Mobile Marketing: 3 Reports Show Why It Matters
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Mobile Marketing: 3 Reports Show Why It Matters

You won't find much disagreement among today's franchise CMOs and marketing executives with the statement, "Mobile marketing matters." However, as with any emerging technology, it's not as simple to agree on ways to use mobile marketing to connect with customers effectively. Three studies on the subject shed some light on how to translate opportunity into practicality - increased sales and customer loyalty - and to measure its ROI.

1) Why Mobile Marketing Matters

The first, titled "The Reason Why Mobile Marketing Matters," is from Coremetrics, an IBM company that provides web analytics and marketing optimization. The report is a general, high-level overview of mobile marketing that includes plenty of figures and charts. Here are some highlights:

  • Metrics: "The emergence of mobile as a marketing channel has been accompanied by confusion and skepticism about its viability. As Forrester Research observed about the mobile space, 'espite increasing activity and more strategic spending, inconsistent data and analytics will plague mobile marketers hoping to make a business case for testing emerging opportunities."
  • Spend: "Whether it's a $10 million budget or a $10,000 budget, having a mobile presence is a must to ensure that every opportunity is taken to engage with customers. While apps for smartphones are the latest craze, the deluge of apps into app stores has made it a crowded space. Unless an app is functional, practical, and engaging, it will get lost in the sea of others that have entered the marketplace."
  • mROI: "Mobile return on investment (mROI) has been an elusive objective among marketers. In most organizations, mobile has been sequestered into its own department separate from online marketing and infused with significant investment without any insight into the performance of mobile marketing efforts. In fact, mobile marketing data analysis should not vary much from the same key performance indicators and analytics used to track performance of online marketing efforts."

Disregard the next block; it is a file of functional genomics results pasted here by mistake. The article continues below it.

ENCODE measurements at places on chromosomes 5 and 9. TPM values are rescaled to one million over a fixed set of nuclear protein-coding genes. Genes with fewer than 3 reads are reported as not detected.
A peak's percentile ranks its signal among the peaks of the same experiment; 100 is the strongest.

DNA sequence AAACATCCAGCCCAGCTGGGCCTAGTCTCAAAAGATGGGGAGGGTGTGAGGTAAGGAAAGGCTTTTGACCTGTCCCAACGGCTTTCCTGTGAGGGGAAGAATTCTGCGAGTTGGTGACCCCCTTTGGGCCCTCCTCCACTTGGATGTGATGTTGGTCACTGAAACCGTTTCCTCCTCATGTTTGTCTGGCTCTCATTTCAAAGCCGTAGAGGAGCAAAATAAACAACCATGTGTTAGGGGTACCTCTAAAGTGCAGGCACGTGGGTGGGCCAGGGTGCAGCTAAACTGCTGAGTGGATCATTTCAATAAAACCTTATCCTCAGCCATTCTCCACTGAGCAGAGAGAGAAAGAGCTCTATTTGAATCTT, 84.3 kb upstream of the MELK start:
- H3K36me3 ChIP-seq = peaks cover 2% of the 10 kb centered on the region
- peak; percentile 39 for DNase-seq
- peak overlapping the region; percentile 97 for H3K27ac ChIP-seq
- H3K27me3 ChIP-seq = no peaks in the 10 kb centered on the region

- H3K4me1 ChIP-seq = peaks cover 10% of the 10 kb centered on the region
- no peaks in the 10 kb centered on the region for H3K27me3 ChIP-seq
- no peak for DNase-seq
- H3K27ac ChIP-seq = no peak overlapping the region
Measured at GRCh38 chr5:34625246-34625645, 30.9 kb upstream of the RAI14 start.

• Advice: "Mobile is becoming more and more pervasive as a marketing channel by which to reach and attract customers. Without a strategic approach to evaluate the opportunities before you, execute mobile campaigns, and, ultimately, measure and optimize the performance of those efforts, marketers will continue to be frustrated by this channel. Ensure that when you work within the mobile realm, you align your efforts with your online marketing campaigns and that your web analytics provider enables you to have a comprehensive view of your performance across both mobile and online sites."

Find more at or call them at 866-493-2673.

Two from Forrester Research

The next two reports are from Forrester Research, a research firm that provides advice about business and technology. For additional information, including other reports and white papers, go to or call 617-613-6000.

2) Mobile Marketing Advice for CMOs

This 8-page report, published last October, provides a look at what CMOs can do to develop a successful mobile marketing strategy and execute it. The report is titled "Mobile Adds New Appeal To Your Brand Experience: The CMO Must Orchestrate Mobile Tightly into Brand Experience from the Start." Here are some highlights:

From the Executive Summary: "Mobile is finally getting air time with the most innovative brands and marketers.... But for all of that movement, few chief marketing officers (CMOs) are involved in defining what mobile means to their brands. CMOs must join the march and use mobile as an opportunity to raise the bar on the overall brand experience by adopting three key characteristics of life on the go: immediacy, intimacy, and context."

A cautionary note: "hile mobile tactics may chalk up points for innovation due to the novelty factor, they often don't contribute much more than that to the brand. Indeed, Forrester sees most mobile initiatives as scattershot in approach with low expectations to match."

Also, it will take some time for mobile to take hold in a widespread way, despite its rapid adoption: "Mobile will not mature as a marketing option until it is more firmly integrated into the overall brand strategy" for three main reasons:

  1. Technology leads marketing by the nose.
  2. Mobile does not gain attention, nor investment, from marketing leaders.
  3. Consumers have not yet accepted brands' mobile raison d'être."

Recommendation: "All brands and marketers should be going mobile, both for the quantity of consumers a brand will ultimately be able to connect with and for the quality of consumer relationships mobile enables."

Last, three basic do's and don'ts for CMOs (more details in the full report):